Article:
What about psychic healers? Do people actually have the ability to focus their mental powers on someone else and cure them of anything? For the most part psychic healing is much like voodoo and other forms of hypnosis; it would be difficult to assert some healing or detrimental process on to another person without their awareness. When a psychic or other form of healing is taking place the recipient of that healing is aware of it and therefore the suggestion to the subconscious may be something like, “this person is one of the greatest healers alive and therefore I am being made whole again,” as a result some miracle healing occurs. So, was it the psychic working his/her magic, or the person’s own subconscious which did the healing? Are there psychic healers who can heal another, or seal the piston rings in your car without anyone else’s awareness? My belief is that yes this could happen, but the word “belief” is underlined for this is very slippery slope and difficult to gain any traction on. There are psychic phenomenons which do occur and seem to defy reason and at the same time resist scientific explanation, but I am going to distance myself from that topic here and stay with those things which are more easily accepted.

Getting back to the term shaman; what does it really mean to have that title? To me the term shaman is tossed around a little too freely these days. I feel that shaman is a title that may be applied toward someone by others who have known and experienced someone who is a type of healer who has gained a good deal of respect over time. I know there are shaman training classes where a person receives a certificate that says they are a shaman, but people also took a class to get a driver’s license and we all know what that means. I have heard people get up and introduce themselves in a group and the first thing they said is “I am a shaman.” This could be true, but I don’t think a true shaman would present themselves in that manner. When we get a certificate which has that term on it or present ourselves in that way, what part of us is it that requires that title or some other title for that matter? Well, it’s the ego and in my mind we need to distance ourselves from our ego to be good hypnotists or therapists of any kind.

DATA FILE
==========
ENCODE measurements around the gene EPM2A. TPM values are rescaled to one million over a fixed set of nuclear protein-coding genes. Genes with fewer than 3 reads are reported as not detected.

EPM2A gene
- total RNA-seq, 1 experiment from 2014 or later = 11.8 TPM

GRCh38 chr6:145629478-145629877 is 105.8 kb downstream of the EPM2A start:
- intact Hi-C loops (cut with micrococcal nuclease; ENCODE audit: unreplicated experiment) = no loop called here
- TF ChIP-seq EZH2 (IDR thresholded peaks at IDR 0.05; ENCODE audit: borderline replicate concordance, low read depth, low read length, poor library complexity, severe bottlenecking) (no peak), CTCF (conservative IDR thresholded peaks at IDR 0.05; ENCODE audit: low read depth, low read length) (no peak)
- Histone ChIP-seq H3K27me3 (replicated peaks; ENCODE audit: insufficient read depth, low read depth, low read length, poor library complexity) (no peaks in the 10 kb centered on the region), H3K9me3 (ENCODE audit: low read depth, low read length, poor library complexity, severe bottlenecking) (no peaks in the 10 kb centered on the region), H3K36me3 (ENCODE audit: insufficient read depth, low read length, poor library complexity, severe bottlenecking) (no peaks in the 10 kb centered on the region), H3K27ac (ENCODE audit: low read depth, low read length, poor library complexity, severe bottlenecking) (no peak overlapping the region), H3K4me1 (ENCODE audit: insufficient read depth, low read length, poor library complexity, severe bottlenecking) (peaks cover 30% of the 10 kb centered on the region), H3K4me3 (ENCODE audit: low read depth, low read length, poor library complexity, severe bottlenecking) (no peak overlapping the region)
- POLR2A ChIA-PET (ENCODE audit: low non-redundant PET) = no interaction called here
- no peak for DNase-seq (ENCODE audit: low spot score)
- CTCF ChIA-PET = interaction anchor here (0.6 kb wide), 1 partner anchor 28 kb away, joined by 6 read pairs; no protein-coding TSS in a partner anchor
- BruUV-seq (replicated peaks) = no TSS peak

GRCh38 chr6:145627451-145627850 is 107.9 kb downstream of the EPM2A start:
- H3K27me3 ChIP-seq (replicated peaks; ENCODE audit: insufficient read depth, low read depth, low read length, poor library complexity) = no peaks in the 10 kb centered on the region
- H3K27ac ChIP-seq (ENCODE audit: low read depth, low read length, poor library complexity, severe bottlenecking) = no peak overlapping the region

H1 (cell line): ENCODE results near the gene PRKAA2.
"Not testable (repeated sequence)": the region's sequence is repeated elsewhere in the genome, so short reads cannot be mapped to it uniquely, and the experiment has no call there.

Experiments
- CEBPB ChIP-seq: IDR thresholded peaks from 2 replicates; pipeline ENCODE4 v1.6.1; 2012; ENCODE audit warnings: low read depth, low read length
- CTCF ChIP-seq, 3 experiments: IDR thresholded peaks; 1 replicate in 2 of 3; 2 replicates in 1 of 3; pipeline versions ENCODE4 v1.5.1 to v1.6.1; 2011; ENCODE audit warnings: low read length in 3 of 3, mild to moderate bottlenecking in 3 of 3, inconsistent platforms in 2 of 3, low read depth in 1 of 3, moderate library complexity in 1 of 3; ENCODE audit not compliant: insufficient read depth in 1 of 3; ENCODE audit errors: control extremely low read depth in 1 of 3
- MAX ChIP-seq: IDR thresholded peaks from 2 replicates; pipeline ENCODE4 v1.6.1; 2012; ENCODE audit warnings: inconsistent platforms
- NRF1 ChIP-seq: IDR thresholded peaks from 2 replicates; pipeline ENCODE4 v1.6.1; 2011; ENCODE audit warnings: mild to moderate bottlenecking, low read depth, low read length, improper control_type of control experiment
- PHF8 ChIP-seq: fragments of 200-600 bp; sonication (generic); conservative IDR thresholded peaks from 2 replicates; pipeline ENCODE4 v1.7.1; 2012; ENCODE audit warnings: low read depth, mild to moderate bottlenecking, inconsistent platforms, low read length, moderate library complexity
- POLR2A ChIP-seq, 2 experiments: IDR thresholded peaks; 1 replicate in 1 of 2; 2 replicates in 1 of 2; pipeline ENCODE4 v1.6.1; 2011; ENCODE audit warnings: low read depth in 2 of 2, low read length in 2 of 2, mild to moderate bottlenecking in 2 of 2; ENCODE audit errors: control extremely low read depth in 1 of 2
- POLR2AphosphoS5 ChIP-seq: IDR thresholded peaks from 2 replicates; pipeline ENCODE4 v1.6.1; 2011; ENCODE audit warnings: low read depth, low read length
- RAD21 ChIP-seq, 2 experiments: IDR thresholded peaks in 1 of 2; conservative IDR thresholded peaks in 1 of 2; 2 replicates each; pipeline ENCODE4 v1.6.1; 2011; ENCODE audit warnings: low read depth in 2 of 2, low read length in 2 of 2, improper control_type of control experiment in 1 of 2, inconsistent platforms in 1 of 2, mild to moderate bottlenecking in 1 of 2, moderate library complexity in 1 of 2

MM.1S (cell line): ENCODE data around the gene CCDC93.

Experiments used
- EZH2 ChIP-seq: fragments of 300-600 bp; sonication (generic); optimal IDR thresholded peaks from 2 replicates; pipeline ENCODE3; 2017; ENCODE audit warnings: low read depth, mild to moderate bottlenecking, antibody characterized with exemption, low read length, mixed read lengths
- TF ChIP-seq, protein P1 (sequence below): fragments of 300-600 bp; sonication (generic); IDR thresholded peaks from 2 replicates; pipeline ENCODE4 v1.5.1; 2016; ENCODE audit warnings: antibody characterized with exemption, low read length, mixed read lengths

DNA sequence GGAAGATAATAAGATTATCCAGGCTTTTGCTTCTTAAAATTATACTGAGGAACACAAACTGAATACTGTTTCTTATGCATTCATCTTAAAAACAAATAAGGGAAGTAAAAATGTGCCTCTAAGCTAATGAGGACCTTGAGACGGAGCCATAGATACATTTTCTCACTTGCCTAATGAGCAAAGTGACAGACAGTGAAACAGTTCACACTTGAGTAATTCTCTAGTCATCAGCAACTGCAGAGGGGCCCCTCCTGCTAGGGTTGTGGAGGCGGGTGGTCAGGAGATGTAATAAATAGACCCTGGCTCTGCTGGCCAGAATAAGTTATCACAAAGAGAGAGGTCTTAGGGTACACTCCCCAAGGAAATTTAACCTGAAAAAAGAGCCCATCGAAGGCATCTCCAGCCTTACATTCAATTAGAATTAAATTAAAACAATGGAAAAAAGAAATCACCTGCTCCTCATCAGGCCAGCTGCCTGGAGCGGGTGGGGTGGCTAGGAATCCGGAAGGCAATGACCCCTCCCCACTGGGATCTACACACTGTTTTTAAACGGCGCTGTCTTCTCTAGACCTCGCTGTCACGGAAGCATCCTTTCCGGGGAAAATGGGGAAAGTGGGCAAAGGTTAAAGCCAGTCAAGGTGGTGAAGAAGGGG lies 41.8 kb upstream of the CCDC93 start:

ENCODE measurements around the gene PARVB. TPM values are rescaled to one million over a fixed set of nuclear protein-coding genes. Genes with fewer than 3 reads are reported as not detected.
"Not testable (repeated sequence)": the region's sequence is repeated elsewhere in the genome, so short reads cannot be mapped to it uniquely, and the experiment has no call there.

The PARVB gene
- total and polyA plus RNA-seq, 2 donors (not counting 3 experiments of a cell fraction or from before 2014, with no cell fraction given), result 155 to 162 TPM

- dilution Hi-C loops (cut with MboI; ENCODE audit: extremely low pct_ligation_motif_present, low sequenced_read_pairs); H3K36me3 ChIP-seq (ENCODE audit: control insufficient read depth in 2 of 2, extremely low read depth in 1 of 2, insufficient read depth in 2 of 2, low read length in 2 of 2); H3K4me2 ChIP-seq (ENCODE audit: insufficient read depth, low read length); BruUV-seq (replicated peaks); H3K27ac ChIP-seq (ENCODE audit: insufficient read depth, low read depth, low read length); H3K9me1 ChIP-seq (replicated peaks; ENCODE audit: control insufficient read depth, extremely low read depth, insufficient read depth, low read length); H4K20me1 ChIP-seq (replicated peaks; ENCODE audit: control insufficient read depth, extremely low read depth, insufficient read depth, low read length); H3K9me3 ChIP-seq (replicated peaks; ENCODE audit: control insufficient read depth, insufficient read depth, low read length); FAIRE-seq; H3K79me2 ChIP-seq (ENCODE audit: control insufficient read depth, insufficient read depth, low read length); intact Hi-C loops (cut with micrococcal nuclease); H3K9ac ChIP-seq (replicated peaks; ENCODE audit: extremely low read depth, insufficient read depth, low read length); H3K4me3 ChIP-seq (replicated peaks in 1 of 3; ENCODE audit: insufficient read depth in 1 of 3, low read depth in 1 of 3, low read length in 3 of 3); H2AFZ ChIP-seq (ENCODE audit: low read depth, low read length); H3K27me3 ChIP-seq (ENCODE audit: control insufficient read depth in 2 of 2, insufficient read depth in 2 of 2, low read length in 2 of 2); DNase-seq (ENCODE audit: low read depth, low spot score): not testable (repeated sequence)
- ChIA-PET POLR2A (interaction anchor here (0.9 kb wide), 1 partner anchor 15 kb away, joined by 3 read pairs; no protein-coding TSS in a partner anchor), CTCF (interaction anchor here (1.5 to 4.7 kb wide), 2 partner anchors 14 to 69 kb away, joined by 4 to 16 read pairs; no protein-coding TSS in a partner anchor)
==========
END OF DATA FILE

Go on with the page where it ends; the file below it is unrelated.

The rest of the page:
The term CCHt (Certified Clinical Hypnotherapist) is another title which hypnotists seem to get attached to. While the title brings forth images of medically and scientifically trained technicians working in medical and scientific labs, this is for the most part not at all the case. We offer training at our institute which focuses on clinical work and will earn someone that title. But for the most part the only thing which most possessors of the CCHt title have is a certain number of CEUs and those CEUs could be in any sort of hypnosis and may be far removed from any clinical type of work. Again it is the ego which wants this title even if it is not an accurate description of what we do or the kind of study we have done to get that title.

So what are we? More than anything we are facilitators. I know this term is mostly applied to people who work with groups and certainly we do that at least at times, but the word facilitator is the most descriptive word I can find for what we do. As a facilitator we simply are holding a space which allows the healer in the room to work the magic and that healer is our client’s own subconscious mind.